The end of world Christianity is less overtly stated, but one might surmise a twofold goal. First, because it is interested in local stories it promotes a very great diversity of theological voice. In­deed, the variety of studies dealing with all manner of times, locations, and theological type encouraged by this approach is remark-able. A second related goal is concerned with local ownership of the gospel. To assert that Christianity is a non-western religion is to deny that it is foreign to Asia, Africa and Latin America. It seeks to encourage a deepening of the faith in relation to the local context and views the redemption of history as part of the conversion process itself. But this evident strength includes a downside: it is often difficult to draw connections between these stories. They remain local studies. This is not a plea for a universal theology. It is to ob-serve, first, that while world Christianity gives a long view of the faith these studies more fill out a framing theory than critique that theory and the associated methodological tools. The coherence of world Christianity as a field, in my opinion, trades upon multiple theological assumptions concerning the nature of Christian his-tory, and theologies of incarnation and continuity which do not ap­pear available for testing. Second, the historical approach seems to offer no clear path to develop the wider significance of these stories for the faith itself. How do these multiple stories point beyond themselves to something named Christianity and to the transmission of the faith? Sanneh, for example, sets the »standards of exegesis and doctrine« in contrast to world Christianity and its need to be »interpreted by a plurality of models of inculturation in line with the variety of local idioms and practices.«76 This is an important point, but Sanneh develops it as an opposition. It should be pos-sible using these governing assumptions to develop constructive theologies in dialogue with other theological authorities. It should also be possible for world Christianity to examine its own framing theological construction.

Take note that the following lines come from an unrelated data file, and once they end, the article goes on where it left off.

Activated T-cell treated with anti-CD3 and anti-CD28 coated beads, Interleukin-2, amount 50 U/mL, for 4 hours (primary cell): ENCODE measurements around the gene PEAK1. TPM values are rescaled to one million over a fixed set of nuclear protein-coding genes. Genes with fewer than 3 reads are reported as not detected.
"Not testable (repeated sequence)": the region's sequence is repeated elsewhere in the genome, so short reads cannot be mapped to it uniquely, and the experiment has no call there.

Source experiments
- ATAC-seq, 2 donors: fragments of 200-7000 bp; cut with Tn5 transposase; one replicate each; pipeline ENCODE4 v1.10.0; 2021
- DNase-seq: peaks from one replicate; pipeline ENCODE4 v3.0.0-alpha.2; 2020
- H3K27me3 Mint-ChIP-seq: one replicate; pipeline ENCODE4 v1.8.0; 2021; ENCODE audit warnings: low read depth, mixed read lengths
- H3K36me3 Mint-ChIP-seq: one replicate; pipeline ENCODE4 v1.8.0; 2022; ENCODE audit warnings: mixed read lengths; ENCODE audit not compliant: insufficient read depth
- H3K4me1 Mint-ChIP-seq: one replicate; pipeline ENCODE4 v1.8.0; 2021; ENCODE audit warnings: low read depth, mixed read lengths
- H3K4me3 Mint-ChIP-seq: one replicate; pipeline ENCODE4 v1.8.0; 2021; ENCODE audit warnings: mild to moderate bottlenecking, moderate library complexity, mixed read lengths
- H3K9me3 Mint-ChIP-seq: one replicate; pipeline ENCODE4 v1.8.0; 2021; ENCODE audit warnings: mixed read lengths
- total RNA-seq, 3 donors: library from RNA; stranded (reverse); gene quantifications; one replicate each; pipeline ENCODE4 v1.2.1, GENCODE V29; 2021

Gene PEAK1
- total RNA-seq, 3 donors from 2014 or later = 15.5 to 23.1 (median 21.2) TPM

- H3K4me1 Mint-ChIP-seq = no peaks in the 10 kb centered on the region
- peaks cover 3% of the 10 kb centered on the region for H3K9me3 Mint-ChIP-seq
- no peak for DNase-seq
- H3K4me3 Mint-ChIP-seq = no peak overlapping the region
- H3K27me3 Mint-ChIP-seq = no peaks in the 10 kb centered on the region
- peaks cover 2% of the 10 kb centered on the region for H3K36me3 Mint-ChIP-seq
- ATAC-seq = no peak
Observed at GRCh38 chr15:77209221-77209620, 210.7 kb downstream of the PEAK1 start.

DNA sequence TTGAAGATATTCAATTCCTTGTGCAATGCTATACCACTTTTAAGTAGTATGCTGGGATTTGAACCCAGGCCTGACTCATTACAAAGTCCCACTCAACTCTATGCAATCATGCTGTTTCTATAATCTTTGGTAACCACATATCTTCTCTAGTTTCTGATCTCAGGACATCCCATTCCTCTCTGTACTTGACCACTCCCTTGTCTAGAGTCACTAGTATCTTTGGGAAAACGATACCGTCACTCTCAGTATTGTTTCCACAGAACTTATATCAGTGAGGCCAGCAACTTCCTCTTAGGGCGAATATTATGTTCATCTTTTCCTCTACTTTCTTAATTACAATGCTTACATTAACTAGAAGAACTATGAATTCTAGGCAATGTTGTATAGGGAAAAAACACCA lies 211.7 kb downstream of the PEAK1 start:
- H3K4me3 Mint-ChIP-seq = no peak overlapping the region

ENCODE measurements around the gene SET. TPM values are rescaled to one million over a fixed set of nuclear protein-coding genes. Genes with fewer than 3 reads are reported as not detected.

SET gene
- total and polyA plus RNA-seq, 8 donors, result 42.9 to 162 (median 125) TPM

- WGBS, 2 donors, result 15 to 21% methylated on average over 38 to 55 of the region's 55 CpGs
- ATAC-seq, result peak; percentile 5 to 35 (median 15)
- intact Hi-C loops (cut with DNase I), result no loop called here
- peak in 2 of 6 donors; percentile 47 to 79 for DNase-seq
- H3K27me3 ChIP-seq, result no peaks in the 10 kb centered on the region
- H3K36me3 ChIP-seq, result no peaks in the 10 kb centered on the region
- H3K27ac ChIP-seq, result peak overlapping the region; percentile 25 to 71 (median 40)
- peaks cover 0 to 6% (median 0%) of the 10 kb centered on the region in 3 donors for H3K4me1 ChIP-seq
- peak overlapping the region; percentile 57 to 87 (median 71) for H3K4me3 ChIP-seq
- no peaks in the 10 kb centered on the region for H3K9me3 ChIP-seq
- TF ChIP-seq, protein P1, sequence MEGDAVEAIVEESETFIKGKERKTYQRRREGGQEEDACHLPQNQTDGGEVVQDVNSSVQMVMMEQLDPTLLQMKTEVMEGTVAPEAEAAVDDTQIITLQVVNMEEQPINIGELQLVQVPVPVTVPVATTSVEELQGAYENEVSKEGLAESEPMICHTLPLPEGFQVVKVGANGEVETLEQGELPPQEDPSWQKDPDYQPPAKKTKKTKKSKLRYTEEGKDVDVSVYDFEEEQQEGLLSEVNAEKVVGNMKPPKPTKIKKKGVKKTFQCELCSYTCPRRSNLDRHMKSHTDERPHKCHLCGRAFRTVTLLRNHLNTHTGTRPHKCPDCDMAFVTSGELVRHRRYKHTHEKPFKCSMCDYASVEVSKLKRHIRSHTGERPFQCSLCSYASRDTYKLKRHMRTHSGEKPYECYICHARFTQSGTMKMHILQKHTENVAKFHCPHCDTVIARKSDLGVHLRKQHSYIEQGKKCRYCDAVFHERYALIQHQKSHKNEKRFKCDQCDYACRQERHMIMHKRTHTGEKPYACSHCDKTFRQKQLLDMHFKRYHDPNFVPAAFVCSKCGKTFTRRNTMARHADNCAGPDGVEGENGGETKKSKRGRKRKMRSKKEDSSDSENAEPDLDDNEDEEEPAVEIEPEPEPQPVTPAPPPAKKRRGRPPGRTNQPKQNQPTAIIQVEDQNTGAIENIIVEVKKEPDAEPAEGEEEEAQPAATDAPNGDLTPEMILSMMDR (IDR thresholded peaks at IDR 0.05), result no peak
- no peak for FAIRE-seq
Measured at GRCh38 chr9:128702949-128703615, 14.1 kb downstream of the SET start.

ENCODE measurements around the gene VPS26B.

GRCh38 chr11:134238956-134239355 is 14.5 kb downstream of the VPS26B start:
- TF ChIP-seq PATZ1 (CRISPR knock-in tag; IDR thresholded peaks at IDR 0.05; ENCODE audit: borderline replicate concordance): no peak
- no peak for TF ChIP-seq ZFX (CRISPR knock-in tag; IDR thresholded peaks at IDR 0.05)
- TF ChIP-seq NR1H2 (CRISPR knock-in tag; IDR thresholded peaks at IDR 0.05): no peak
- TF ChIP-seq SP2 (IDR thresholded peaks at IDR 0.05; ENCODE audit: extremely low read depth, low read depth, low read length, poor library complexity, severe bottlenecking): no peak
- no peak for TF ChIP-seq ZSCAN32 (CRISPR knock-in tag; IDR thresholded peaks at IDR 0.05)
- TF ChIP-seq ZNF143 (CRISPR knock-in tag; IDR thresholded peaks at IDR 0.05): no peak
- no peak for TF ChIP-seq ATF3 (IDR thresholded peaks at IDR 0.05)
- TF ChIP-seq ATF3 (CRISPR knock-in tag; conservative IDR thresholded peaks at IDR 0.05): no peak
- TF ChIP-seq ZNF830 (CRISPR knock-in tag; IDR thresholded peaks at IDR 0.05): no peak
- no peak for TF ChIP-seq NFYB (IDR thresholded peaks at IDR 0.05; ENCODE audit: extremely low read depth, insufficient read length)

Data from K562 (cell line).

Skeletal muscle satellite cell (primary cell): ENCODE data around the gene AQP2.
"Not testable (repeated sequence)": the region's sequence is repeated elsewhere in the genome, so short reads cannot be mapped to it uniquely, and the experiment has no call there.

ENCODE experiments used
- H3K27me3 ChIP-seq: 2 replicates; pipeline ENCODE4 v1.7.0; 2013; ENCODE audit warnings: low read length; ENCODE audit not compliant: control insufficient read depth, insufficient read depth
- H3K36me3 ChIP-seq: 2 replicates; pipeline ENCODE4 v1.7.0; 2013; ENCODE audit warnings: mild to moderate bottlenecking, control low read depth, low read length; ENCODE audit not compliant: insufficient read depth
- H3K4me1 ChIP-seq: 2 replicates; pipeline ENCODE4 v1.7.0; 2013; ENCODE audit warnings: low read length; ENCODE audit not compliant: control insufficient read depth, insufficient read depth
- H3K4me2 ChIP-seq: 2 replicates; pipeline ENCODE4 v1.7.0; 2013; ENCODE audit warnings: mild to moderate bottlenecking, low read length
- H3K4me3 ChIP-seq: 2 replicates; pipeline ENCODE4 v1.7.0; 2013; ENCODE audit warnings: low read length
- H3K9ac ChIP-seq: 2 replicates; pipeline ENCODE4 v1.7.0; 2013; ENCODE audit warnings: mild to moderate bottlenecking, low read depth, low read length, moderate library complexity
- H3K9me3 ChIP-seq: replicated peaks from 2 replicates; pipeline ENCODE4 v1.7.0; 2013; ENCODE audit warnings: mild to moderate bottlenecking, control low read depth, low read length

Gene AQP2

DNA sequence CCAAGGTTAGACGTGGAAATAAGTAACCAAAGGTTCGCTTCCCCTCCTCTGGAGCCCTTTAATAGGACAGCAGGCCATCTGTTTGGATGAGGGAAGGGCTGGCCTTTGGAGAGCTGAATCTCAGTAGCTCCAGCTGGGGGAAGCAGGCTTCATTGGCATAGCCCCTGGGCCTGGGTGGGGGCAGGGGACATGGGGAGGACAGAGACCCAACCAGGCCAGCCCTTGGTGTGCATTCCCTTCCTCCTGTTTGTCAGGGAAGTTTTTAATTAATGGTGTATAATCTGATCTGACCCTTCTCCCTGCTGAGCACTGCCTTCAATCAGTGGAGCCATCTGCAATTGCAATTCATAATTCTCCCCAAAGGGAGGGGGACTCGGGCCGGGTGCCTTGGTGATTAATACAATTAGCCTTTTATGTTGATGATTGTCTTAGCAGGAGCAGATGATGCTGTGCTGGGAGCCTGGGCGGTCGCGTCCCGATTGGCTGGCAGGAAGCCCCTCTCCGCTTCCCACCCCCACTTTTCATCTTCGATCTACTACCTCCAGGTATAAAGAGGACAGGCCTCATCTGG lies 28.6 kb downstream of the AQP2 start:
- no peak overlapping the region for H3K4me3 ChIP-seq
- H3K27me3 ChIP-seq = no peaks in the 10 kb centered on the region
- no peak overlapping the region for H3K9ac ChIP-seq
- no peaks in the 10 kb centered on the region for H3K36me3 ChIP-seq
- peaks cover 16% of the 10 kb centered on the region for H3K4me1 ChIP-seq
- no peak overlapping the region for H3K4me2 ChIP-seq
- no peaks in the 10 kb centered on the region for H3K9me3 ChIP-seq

For all the methodological diversity within both intercultural theology and world Christianity, both methods neglect theological resources as sources in their own right. This highlights the extent to which these approaches differ from traditional approaches to mission studies. One finds little reference to biblical formulations of mission, and the historical ecumenical definitions lie untouched. Some appear happy with this development as, to cite Stanley Skreslet, mission theologians tend to preference »the abstract over the particular« and so neglect the »material aspects of mission experi-ence.«77 The danger of divorcing the theological from lived experi-ence lies in pretending that the theological is without cultural interest, and so continues the problem of colonialisation. But the converse is also true: what one looks for within the lived experience is guided by prior theological decisions.